Pions: the original Nambu–Goldstone bosons
An introduction and precision pion physics
Centre for High Energy Physics, Indian Institute of Science, 560012, Bangalore, India
Accepted: 11 January 2022
Published online: 27 January 2022
In this special issue being brought in the centenary year of the birth of Yoichiro Nambu, we exemplify on his discovery of spontaneous symmetry breaking in elementary particle physics, and review precision pion physics in the present era. The notion of spontaneous symmetry breaking in elementary particle physics was introduced by Nambu, and found a realization in the strong interaction sector. It allows one to view the pions as the approximate Nambu–Goldstone bosons of spontaneously broken axial-vector symmetries associated with the (near) masslessness of quarks. Inspired by the phenomenon of superconductivity of condensed matter physics, Nambu found this application in a remarkable tour de force. Nambu’s work in collaboration with G. Jona-Lasinio gave a dynamical model where such pions may arise. Pions today play the role of being sensitive probes of the ground state of quantum chromodynamics, the Lagrangian field theory of the strong interactions with (confined) quark and gluon degrees of freedom, and whose ground state spontaneously breaks the approximate chiral symmetry. The presence of non-zero quark masses renders the symmetries approximate, and yet the properties of the low-energy sector can both be described and measured at high precision both in experiment and on the lattice. Notable physical quantities include the neutral pion lifetime and pion scattering lengths. An important role of pions is their contribution to the hadronic radiative corrections to the anomalous magnetic moment of the muon, which is being measured at high precision at Fermilab. We review some of the important aspects of the state of the art. We also say some words about the outstanding contributions of the recently departed Murray Gell-Mann who was a pioneer in the field initiated by Nambu.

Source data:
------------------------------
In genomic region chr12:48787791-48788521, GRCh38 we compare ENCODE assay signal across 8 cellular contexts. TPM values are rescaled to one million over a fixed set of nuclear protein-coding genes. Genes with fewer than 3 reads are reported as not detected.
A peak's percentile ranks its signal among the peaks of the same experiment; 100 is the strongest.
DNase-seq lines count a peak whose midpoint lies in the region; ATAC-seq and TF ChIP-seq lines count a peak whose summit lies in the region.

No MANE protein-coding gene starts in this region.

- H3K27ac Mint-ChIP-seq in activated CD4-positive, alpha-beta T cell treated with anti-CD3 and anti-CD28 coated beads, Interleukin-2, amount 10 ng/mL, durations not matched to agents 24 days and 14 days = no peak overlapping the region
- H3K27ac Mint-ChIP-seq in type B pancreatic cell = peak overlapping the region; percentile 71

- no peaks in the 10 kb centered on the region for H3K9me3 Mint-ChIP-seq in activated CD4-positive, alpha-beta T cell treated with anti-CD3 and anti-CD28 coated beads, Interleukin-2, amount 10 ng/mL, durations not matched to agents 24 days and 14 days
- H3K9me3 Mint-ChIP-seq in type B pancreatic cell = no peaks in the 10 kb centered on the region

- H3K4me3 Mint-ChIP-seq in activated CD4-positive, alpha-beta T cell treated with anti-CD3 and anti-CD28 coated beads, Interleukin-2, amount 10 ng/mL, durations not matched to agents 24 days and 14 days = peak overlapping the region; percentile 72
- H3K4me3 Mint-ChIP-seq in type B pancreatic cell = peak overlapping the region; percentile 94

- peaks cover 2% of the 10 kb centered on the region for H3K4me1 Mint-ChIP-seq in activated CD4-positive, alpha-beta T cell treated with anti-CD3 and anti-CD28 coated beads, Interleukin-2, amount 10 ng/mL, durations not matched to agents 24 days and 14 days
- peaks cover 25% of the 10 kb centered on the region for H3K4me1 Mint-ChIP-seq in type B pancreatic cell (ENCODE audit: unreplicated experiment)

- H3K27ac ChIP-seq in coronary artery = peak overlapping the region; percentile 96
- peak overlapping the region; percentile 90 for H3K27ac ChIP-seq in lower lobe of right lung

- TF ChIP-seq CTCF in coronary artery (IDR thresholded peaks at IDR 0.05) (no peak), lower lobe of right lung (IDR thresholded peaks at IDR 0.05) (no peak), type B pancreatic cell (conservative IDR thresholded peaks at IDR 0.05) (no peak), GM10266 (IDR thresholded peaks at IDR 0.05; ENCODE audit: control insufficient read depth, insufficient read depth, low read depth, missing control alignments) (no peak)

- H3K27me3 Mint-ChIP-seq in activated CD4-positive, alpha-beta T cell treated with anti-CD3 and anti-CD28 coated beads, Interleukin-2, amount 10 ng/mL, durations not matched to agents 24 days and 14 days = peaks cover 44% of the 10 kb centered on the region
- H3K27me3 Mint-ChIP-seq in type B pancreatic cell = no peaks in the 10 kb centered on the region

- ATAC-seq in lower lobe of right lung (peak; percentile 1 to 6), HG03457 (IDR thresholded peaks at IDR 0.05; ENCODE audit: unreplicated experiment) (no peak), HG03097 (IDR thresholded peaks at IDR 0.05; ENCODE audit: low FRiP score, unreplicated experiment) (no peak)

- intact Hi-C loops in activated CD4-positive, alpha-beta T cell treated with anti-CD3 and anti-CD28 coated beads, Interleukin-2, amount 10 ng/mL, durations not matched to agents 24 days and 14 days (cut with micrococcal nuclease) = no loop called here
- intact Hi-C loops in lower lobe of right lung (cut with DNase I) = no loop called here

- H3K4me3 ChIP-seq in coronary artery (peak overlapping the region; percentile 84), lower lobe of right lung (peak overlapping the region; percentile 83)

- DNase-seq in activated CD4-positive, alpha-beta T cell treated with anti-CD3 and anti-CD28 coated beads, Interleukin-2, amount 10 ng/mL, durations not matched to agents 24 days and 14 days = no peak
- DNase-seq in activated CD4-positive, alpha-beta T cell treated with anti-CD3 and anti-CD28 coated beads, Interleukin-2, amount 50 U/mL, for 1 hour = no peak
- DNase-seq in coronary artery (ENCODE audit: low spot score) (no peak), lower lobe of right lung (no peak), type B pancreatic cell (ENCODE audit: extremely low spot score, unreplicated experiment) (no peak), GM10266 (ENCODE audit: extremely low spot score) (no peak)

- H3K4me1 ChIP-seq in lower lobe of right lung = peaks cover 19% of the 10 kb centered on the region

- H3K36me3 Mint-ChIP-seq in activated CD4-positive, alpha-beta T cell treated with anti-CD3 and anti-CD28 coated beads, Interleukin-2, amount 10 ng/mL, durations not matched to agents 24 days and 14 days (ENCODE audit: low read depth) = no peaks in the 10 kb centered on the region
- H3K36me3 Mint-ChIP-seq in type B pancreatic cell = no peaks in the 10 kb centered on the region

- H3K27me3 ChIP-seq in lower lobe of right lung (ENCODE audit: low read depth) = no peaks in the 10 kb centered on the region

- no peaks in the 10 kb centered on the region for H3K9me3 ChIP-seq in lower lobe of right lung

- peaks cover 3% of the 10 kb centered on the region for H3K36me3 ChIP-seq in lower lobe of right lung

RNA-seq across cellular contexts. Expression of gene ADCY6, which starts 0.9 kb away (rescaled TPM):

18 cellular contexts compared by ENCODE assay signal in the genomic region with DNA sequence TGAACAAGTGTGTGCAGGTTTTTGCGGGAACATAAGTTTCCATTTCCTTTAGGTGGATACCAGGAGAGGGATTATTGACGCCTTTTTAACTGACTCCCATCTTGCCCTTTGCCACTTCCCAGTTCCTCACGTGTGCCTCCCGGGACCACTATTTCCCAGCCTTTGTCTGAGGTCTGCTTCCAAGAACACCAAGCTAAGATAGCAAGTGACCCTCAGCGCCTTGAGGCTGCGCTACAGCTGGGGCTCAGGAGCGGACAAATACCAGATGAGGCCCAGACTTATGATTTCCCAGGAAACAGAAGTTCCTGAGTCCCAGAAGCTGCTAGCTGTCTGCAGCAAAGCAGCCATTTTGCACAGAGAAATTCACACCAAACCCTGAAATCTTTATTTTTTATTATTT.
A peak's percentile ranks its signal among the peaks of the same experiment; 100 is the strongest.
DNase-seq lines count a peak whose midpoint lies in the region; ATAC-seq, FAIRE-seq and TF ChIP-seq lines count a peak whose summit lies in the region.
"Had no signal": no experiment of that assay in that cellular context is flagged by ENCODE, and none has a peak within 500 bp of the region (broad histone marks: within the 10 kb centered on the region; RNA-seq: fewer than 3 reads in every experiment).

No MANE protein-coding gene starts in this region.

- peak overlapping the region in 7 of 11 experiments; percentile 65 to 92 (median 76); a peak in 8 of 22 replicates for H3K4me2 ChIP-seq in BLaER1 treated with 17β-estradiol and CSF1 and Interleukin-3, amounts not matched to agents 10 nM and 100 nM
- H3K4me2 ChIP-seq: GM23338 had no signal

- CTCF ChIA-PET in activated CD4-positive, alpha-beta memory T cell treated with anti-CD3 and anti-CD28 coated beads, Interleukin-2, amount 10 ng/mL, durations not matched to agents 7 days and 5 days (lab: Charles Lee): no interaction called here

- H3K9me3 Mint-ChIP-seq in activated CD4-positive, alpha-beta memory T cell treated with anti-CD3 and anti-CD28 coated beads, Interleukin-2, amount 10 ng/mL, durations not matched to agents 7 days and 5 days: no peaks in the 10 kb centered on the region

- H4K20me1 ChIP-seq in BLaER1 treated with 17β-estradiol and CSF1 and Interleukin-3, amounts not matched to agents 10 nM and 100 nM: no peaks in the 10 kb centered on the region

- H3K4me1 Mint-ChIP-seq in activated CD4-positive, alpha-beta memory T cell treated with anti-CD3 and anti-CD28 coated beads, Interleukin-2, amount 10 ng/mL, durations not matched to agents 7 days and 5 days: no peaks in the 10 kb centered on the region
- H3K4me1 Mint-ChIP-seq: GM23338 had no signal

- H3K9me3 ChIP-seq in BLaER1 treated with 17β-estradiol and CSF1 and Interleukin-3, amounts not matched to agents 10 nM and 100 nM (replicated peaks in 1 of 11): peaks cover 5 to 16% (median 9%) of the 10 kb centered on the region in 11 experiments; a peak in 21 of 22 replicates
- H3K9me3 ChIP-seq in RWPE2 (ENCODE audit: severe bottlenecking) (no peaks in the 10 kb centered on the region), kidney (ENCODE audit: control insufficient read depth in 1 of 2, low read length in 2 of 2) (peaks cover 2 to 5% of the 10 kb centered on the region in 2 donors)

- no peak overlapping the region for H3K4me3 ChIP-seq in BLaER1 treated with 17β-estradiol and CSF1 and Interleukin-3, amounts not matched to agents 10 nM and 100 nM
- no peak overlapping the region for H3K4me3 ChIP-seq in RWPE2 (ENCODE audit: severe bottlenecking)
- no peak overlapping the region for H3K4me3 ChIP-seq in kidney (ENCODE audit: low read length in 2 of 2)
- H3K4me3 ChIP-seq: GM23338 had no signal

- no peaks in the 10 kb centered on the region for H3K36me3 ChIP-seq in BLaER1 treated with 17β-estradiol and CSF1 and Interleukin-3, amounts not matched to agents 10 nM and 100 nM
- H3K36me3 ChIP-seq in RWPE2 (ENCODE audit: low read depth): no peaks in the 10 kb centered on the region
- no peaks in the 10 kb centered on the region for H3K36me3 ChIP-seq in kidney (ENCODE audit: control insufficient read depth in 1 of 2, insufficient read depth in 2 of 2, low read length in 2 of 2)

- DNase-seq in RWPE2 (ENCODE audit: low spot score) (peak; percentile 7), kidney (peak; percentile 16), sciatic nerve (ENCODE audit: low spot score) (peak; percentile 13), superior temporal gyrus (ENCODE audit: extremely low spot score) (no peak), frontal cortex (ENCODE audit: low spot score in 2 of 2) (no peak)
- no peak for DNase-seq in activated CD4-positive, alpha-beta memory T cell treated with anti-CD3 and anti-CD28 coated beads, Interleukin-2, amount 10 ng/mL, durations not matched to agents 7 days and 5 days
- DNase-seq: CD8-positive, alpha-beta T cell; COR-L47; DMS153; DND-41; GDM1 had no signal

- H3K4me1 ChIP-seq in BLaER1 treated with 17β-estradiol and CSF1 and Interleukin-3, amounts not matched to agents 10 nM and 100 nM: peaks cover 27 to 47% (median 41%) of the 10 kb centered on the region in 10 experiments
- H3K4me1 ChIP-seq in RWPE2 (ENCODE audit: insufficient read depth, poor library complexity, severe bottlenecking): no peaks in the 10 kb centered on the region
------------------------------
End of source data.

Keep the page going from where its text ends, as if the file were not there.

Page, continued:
© The Author(s), under exclusive licence to EDP Sciences, Springer-Verlag GmbH Germany, part of Springer Nature 2022